doubloons and double guineas and moidores and sequins, the pictures of all the kings of Europe for the last hundred years, strange Oriental pieces stamped with what looked like wisps of string or bits of spider's web, round pieces and square pieces, and pieces bored through the middle, as if to wear them round your neck—nearly every variety of money in the world must, I think, have found a place in that collection; and for number, I am sure they were like autumn leaves, so that my back ached with stooping and my fingers with sorting them out.
Day after day this work went on; by every evening a fortune had been stowed aboard, but there was another fortune waiting for the morrow; and all this time we heard nothing of the three surviving mutineers.
At last—I think it was on the third night—the doctor and I were strolling on the shoulder of the hill where it overlooks the lowlands of the isle when, from out the thick darkness below, the wind brought us a noise between shrieking and singing. It was only a snatch that reached our ears, followed by the former silence. "Heaven forgive them," said the doctor; "'tis the mutineers!"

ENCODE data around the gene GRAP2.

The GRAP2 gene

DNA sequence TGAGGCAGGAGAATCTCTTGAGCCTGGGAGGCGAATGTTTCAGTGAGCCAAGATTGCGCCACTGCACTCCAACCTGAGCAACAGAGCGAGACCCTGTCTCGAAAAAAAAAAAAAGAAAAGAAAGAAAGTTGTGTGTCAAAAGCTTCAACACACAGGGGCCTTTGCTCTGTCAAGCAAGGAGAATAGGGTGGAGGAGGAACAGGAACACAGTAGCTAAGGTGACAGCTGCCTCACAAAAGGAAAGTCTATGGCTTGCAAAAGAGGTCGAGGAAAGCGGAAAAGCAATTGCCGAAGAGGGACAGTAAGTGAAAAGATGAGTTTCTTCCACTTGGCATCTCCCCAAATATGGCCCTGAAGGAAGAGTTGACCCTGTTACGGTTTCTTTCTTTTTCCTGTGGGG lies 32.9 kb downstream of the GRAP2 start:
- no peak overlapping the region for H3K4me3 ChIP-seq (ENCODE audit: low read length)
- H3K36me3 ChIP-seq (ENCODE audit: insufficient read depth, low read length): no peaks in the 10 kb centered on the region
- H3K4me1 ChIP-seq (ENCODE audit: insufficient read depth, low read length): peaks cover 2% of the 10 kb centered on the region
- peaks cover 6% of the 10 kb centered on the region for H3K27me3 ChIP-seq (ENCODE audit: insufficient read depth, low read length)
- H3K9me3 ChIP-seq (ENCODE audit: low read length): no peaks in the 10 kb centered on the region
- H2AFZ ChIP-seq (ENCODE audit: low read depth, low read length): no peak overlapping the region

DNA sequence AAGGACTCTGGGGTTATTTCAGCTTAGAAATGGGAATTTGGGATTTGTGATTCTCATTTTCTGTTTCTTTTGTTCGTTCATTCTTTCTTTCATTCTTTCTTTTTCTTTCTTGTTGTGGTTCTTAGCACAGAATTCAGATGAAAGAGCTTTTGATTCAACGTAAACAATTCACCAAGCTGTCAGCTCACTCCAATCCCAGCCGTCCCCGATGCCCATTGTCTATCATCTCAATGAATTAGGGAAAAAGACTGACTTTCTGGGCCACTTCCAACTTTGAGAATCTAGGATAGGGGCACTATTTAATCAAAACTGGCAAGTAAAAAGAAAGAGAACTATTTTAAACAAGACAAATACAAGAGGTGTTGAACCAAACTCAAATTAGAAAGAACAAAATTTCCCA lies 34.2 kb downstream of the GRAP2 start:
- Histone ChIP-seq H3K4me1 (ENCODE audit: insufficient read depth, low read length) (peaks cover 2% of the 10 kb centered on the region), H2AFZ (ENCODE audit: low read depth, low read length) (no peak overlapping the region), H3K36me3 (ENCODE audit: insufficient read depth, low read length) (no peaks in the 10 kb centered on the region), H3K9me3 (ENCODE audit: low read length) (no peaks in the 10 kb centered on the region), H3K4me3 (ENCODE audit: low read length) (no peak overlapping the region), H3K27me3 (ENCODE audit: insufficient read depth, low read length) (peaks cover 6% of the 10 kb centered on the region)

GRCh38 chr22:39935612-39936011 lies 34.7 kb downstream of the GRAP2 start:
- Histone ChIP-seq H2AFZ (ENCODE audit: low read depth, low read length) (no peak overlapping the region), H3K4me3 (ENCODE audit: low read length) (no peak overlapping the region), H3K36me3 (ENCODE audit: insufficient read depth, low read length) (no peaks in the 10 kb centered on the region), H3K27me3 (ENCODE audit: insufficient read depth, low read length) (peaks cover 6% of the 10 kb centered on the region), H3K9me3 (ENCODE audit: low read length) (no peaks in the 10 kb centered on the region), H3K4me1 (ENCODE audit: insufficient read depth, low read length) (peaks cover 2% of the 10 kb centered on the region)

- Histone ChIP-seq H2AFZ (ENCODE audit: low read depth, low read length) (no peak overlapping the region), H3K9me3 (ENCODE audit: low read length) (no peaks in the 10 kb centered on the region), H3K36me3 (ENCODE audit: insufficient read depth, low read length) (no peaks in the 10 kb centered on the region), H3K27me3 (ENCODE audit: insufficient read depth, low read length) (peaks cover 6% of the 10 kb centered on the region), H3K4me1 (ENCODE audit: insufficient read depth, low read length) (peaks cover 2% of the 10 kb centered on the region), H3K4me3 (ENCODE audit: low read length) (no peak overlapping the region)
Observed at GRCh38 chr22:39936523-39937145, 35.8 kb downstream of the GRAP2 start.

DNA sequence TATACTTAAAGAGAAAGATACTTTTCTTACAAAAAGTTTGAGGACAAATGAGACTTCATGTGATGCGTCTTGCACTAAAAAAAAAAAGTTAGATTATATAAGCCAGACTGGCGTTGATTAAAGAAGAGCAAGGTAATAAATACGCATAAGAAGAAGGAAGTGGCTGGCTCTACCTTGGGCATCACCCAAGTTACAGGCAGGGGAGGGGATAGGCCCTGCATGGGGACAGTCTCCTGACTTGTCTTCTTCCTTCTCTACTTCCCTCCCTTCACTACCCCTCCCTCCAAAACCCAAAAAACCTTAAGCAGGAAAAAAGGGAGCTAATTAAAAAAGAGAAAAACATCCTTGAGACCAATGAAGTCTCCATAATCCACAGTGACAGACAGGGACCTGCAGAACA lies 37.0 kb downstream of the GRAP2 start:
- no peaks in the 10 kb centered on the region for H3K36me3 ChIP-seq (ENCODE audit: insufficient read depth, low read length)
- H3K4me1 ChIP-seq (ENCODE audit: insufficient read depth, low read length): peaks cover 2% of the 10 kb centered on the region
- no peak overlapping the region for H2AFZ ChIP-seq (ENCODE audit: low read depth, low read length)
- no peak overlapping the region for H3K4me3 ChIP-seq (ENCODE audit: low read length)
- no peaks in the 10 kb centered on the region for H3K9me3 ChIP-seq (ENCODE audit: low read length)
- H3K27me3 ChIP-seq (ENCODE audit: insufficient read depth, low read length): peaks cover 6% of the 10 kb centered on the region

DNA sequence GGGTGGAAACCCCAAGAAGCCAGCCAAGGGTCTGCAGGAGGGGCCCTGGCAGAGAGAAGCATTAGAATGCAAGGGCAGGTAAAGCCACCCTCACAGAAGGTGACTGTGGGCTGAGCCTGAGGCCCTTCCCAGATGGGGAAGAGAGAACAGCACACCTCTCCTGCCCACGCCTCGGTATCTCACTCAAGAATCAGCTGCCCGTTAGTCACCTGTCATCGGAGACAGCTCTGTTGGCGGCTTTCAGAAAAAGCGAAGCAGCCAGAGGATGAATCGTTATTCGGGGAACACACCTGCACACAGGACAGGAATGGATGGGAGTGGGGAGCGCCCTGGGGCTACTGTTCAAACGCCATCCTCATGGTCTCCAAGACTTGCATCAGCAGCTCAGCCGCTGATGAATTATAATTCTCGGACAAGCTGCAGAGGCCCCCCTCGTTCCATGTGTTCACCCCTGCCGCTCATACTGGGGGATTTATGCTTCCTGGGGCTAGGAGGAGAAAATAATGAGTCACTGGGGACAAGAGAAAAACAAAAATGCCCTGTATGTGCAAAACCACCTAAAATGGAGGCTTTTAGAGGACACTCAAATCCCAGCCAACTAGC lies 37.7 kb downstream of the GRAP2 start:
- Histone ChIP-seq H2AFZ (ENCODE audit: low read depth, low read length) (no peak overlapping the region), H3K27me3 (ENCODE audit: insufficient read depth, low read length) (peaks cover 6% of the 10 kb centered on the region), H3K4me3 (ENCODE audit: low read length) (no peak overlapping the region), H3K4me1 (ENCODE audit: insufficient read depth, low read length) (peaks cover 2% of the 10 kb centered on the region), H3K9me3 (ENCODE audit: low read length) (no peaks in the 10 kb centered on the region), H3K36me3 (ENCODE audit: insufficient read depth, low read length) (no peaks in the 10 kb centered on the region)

"All drunk, sir," struck in the voice of Silver from behind us.
Silver, I should say, was allowed his entire liberty, and, in spite of daily rebuffs, seemed to regard himself once more as quite a privileged and friendly dependent. Indeed, it was remarkable how well he bore these slights and with what unwearying politeness he kept on trying to ingratiate himself with all. Yet, I think, none treated him better than a dog, unless it was Ben Gunn, who was still terribly afraid of his old quartermaster, or myself, who had really something to thank him for; although, for that matter I suppose, I had reason to think even worse of him than anybody else, for I had seen him meditating a fresh treachery upon the plateau. Accordingly, it was pretty gruffly that the doctor answered him.
"Drunk or raving," said he.
"Right you were, sir," replied Silver; ''and precious little odds which, to you and me."